Hillary Clinton’s book about the 2016 campaign, “What Happened,” won’t be out for a few weeks, but this morning a few brief excerpts from the audiobook were played on “Morning Joe.” And as usual, a great deal of the focus is on whether Clinton is taking sufficient responsibility for her defeat.
So we need to ask ourselves: Why is it so important to so many people that Clinton perform a ritual of self-abasement?
If you don’t recall a chorus of angry calls for Mitt Romney or John McCain or John Kerry or Al Gore to get down on their knees and beg forgiveness for their failures every time they appeared in public after losing their presidential elections, that’s because it didn’t happen. Only Hillary Clinton is subject to this demand.
And when she takes responsibility, as she has before, her words are carefully scrutinized to see if she’s being self-critical enough. When she said in May that she took responsibility for her loss but also pointed out that she would have won had James B. Comey not made that dramatic email announcement 11 days before the election — which is almost certainly true — the comments were greeted by a round of scolding from reporters who obviously felt that she was not sufficiently humbled.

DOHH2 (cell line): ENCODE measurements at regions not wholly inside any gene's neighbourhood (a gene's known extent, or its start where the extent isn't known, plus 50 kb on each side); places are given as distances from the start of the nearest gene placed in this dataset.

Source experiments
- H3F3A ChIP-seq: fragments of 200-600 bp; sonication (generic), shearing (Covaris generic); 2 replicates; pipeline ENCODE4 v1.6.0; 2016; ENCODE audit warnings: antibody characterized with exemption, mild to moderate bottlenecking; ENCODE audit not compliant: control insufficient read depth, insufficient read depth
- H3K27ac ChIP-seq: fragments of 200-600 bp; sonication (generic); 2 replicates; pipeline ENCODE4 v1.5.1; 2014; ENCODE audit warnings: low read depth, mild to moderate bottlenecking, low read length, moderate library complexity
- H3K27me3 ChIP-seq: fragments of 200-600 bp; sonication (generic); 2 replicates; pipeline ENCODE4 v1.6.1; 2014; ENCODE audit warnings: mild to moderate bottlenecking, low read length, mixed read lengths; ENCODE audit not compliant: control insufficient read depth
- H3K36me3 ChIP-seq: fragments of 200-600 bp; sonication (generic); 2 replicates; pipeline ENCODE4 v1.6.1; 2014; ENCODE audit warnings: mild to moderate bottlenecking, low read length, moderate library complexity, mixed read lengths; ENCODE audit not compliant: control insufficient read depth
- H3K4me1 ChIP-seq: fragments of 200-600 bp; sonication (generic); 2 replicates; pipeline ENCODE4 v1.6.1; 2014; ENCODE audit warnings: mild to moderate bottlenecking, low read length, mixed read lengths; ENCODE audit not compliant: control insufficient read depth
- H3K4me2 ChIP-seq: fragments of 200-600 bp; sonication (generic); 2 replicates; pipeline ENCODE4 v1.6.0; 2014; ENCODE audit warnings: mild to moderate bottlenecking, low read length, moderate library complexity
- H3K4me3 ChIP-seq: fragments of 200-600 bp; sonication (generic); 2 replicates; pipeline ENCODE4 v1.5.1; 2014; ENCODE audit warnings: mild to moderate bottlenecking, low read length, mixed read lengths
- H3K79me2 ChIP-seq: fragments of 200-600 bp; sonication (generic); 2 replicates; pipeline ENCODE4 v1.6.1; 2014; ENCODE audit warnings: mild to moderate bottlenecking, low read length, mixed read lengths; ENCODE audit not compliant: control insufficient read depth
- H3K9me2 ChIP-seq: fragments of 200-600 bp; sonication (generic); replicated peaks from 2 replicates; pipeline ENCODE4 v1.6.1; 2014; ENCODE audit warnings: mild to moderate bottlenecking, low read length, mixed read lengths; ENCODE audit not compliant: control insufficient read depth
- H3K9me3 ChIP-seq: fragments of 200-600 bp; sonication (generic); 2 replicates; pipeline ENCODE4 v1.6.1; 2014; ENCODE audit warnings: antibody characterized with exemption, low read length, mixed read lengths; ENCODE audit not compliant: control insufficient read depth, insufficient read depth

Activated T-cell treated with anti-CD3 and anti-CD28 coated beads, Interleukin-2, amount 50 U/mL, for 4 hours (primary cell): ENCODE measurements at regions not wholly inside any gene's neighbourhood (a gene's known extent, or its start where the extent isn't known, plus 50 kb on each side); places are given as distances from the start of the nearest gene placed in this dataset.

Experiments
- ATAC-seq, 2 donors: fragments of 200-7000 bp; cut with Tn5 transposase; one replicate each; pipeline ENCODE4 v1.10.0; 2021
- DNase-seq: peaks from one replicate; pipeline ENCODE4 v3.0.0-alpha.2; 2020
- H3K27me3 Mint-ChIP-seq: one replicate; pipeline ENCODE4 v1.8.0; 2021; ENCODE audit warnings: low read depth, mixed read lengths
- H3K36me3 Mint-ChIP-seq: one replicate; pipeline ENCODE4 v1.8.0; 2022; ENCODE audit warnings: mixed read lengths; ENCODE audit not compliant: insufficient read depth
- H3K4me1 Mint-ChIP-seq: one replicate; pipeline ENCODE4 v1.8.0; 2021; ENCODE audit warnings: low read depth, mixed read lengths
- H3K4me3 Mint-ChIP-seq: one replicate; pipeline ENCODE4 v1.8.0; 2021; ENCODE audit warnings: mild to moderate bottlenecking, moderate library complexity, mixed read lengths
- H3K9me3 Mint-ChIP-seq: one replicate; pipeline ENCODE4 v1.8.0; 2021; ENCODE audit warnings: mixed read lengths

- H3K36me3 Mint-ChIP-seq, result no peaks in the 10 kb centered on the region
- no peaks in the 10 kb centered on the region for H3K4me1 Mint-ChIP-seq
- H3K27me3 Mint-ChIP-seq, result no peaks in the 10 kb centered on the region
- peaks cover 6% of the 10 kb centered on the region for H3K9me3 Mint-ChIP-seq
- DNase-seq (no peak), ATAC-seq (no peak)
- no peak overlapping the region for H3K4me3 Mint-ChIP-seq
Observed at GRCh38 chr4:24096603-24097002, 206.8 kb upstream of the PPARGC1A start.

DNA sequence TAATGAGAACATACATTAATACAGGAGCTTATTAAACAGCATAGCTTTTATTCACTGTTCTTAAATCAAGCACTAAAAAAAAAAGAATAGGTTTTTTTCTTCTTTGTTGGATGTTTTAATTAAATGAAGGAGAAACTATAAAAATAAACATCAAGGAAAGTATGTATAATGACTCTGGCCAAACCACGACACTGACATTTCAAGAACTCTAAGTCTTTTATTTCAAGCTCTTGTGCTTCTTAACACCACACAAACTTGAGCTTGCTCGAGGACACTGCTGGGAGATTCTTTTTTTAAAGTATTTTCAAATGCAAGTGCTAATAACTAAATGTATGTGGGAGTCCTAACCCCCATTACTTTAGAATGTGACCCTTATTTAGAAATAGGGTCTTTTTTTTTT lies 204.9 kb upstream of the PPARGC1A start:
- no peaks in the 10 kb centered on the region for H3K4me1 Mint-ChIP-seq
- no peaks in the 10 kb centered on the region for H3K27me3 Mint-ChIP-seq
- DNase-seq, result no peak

Well here’s what she says in the book:
“Every day that I was a candidate for president, I knew that millions of people were counting on me, and I couldn’t bear the idea of letting them down — but I did. I couldn’t get the job done, and I’ll have to live with that for the rest of my life.”
Is that abject enough for you?
We’re going to be talking about the 2016 election for a long time, because it was one of the most dramatic and consequential in American history, and it brought us President Trump. Which means that reporters are going to continue to receive criticism of their coverage, particularly the way they covered Clinton. Some of them react to that criticism by rattling off things Clinton did wrong, as a way of saying that it isn’t their fault she lost.
So let’s say this really slowly: It’s possible to simultaneously acknowledge that 1) Clinton made plenty of mistakes, and 2) there were egregious problems with the way the campaign was covered, problems that contributed to the outcome. Calling attention to the latter doesn’t negate the former.
And boy, were there ever problems with the coverage. Consider that the New York Times and The Washington Post struck a deal with Peter Schweitzer, the author of a book called “Clinton Cash,” for exclusive access to the material in the book, which alleged corrupt dealings at the Clinton Foundation. Even though Schweitzer’s particulars amounted to little more than a lot of nefarious insinuation without evidence of actual wrongdoing, the initial burst of front-page coverage the book received was enough to set off endless cable news chatter about the Clinton Foundation, all of it with the implication that Clinton was guilty of all manner of ethically questionable actions.